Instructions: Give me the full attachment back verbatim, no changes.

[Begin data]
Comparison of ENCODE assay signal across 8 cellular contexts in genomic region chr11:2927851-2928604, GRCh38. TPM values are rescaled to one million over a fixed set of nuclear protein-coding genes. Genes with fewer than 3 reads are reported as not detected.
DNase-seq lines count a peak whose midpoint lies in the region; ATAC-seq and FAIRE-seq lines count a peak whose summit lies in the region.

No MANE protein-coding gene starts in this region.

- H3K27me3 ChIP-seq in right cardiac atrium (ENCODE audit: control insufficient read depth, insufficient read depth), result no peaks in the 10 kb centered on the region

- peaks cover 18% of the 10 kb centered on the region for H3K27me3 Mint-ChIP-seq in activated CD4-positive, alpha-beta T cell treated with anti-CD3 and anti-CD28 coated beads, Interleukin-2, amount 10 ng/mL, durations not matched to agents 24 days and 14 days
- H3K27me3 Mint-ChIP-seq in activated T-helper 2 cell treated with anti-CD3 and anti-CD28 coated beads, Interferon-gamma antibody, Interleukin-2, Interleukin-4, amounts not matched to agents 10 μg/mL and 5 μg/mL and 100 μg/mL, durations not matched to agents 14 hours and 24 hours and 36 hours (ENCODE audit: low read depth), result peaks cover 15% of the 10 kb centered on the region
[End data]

Comparison of ENCODE assay signal across 8 cellular contexts in genomic region chr11:2927851-2928604, GRCh38. TPM values are rescaled to one million over a fixed set of nuclear protein-coding genes. Genes with fewer than 3 reads are reported as not detected.
DNase-seq lines count a peak whose midpoint lies in the region; ATAC-seq and FAIRE-seq lines count a peak whose summit lies in the region.

No MANE protein-coding gene starts in this region.

- H3K27me3 ChIP-seq in right cardiac atrium (ENCODE audit: control insufficient read depth, insufficient read depth), result no peaks in the 10 kb centered on the region

- peaks cover 18% of the 10 kb centered on the region for H3K27me3 Mint-ChIP-seq in activated CD4-positive, alpha-beta T cell treated with anti-CD3 and anti-CD28 coated beads, Interleukin-2, amount 10 ng/mL, durations not matched to agents 24 days and 14 days
- H3K27me3 Mint-ChIP-seq in activated T-helper 2 cell treated with anti-CD3 and anti-CD28 coated beads, Interferon-gamma antibody, Interleukin-2, Interleukin-4, amounts not matched to agents 10 μg/mL and 5 μg/mL and 100 μg/mL, durations not matched to agents 14 hours and 24 hours and 36 hours (ENCODE audit: low read depth), result peaks cover 15% of the 10 kb centered on the region